Updated on December 9, 2017. Medical content reviewed by Dr. Joseph Rosado, MD, M.B.A, Chief Medical Officer
Unlike their neighbors to the north, the people of South Dakota seem to have no interest in making medical cannabis available to patients dealing with severe pain every day of their lives. South Dakota medical marijuana laws remain unchanged, and it continues to be illegal to possess cannabis for any reason. Attempts have been made, but those efforts, unfortunately, will likely face a serious uphill climb for the foreseeable future.
In 2016, a medical cannabis advocacy group pushed to allow voters to decide for themselves if they would change the medical marijuana laws in South Dakota. They reportedly obtained nearly 3,000 more signatures than were required to put the matter on the ballot, but the state’s Secretary of State rejected the petition without any proof that any of the signatures were invalid. The South Dakota Family Coalition for Compassion sued, challenging this automatic disqualification.
Also in 2016, state legislators discussed a medical cannabis bill that would potentially have allowed a small number of patients suffering from certain conditions from being able to legally access cannabidiol, or CBD. However, that bill failed to pass the state House of Representatives.
Unfortunately, even if a proposal to change medical marijuana law in South Dakota ultimately went to the voters, it seems very unlikely it would pass. Even though North Dakota voters approved a medical marijuana initiative in 2016 by a resounding 64 to 32 percent vote, South Dakota residents have resoundingly defeated such initiatives in the past. They voted against a 2006 initiative by a 52 to 47 percent margin, and by 63 to 36 percent in 2010.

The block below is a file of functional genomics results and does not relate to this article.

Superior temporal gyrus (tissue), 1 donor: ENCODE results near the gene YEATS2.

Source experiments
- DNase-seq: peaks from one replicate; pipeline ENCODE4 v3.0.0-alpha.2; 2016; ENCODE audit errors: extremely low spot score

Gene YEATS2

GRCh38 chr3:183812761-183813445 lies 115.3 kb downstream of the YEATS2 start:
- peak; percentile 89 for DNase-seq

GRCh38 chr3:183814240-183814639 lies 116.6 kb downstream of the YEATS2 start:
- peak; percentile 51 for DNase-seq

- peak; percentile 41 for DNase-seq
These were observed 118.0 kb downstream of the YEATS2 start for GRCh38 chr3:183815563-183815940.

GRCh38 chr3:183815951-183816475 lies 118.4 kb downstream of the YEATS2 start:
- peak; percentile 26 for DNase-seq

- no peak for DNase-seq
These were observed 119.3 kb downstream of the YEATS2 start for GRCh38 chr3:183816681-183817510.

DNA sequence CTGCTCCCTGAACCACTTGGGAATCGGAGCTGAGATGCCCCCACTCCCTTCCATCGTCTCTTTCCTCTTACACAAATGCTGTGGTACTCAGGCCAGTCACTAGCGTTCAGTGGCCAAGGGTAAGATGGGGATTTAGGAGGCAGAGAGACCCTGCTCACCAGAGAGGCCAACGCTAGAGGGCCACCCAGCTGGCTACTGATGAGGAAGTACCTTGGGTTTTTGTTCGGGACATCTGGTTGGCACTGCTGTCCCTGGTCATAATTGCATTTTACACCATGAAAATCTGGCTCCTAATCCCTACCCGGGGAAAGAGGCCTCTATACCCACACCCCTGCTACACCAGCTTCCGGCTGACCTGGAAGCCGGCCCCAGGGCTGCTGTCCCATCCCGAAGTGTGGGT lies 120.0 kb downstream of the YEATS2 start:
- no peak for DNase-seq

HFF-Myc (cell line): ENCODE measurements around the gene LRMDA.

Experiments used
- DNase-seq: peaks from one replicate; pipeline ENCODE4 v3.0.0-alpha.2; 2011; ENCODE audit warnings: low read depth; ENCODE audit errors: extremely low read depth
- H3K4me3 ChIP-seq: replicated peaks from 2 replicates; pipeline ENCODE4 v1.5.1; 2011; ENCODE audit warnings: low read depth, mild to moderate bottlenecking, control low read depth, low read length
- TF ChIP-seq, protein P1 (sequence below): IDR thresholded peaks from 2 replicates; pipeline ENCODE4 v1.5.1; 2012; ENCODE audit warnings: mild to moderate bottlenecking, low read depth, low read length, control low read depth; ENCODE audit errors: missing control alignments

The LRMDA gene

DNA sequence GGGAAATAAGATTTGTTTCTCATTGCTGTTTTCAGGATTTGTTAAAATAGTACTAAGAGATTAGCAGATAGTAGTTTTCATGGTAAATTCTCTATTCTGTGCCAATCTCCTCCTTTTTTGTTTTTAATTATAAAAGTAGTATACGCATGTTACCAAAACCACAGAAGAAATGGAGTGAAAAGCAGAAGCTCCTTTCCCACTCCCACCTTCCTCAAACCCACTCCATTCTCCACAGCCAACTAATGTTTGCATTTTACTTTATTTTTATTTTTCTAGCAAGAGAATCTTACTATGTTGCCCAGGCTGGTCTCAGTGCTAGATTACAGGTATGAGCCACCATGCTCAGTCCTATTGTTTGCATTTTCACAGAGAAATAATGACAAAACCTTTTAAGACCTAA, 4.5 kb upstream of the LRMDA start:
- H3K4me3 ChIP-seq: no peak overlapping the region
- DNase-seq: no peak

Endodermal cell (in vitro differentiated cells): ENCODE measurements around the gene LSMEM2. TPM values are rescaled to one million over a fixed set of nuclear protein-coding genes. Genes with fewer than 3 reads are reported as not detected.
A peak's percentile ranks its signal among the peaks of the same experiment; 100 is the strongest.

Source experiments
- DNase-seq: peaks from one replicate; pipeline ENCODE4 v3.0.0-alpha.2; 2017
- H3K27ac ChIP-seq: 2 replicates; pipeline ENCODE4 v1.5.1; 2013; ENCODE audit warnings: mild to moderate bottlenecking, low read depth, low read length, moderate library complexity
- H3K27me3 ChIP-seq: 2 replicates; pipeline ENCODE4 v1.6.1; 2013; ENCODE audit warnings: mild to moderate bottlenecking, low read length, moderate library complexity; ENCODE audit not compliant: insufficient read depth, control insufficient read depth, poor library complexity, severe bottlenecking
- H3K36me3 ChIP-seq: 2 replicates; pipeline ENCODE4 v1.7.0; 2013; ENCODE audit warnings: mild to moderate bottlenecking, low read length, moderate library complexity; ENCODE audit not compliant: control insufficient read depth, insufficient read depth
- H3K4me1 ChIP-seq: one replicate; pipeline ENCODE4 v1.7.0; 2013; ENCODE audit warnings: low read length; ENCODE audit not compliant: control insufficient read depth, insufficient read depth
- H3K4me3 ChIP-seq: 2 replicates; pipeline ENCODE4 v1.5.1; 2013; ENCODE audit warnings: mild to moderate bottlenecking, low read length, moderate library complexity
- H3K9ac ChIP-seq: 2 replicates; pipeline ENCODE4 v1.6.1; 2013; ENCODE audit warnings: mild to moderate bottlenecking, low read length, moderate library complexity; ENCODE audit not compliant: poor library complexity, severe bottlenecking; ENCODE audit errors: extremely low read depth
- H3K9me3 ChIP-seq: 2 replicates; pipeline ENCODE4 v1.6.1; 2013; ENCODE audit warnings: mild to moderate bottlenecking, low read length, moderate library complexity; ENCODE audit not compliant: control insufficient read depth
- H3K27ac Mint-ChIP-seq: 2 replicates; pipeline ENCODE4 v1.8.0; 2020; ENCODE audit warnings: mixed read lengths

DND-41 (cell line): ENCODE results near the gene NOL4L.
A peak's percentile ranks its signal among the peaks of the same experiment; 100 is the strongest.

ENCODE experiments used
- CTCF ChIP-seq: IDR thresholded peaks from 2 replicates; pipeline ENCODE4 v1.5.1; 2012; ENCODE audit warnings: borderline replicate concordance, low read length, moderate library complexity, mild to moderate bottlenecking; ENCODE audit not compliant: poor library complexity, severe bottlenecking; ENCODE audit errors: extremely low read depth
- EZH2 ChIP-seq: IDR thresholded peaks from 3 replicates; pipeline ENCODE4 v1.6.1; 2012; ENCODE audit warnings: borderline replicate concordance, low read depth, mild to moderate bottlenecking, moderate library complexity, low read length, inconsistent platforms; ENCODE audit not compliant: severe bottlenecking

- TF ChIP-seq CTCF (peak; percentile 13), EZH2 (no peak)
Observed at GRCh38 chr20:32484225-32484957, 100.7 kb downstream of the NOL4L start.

The results were so discouraging that one major national marijuana advocacy group decided it would no longer contribute money to any further initiatives in the state, citing doubts that it would have any chance to succeed.
Many experts believe that marijuana laws in South Dakota are among the most stringent in the country — possibly the most stringent. Possessing more than two ounces is considered a felony in the state, and even possessing drug paraphernalia can lead to as many as 30 days in jail and a fine of as much as $500.
Anyone convicted of trying to sell more than a half ounce of weed will have to spend at least 30 days in jail, while someone caught with weed in their vehicle will face a 90-day license suspension — even for a first offense. If someone is caught growing pot, the punishment depends on the amount that was confiscated. The charge could be relatively mild, such as simple possession, or it could be intent to distribute, which results in severe punishment.
While South Dakota medical marijuana laws are discouraging, there is always the chance an initiative will finally be brought to the voters that they can accept. In the meantime, we’ll continue to keep you updated. Check back with MarijuanaDoctors.com often for any further updates.